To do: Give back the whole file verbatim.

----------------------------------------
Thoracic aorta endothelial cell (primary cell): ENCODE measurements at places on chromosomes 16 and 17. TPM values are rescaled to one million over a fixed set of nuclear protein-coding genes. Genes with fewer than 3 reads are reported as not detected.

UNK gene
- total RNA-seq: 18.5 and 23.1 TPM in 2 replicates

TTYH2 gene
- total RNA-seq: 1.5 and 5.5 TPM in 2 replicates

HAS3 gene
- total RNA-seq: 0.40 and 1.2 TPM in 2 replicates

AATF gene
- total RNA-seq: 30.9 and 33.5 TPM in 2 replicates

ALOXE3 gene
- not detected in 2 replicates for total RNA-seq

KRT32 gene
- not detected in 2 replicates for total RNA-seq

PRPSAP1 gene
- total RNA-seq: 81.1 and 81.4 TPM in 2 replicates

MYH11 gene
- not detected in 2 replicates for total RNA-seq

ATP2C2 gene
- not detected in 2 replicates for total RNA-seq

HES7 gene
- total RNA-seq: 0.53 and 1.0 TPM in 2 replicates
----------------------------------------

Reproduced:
Thoracic aorta endothelial cell (primary cell): ENCODE measurements at places on chromosomes 16 and 17. TPM values are rescaled to one million over a fixed set of nuclear protein-coding genes. Genes with fewer than 3 reads are reported as not detected.

UNK gene
- total RNA-seq: 18.5 and 23.1 TPM in 2 replicates

TTYH2 gene
- total RNA-seq: 1.5 and 5.5 TPM in 2 replicates

HAS3 gene
- total RNA-seq: 0.40 and 1.2 TPM in 2 replicates

AATF gene
- total RNA-seq: 30.9 and 33.5 TPM in 2 replicates

ALOXE3 gene
- not detected in 2 replicates for total RNA-seq

KRT32 gene
- not detected in 2 replicates for total RNA-seq

PRPSAP1 gene
- total RNA-seq: 81.1 and 81.4 TPM in 2 replicates

MYH11 gene
- not detected in 2 replicates for total RNA-seq

ATP2C2 gene
- not detected in 2 replicates for total RNA-seq

HES7 gene
- total RNA-seq: 0.53 and 1.0 TPM in 2 replicates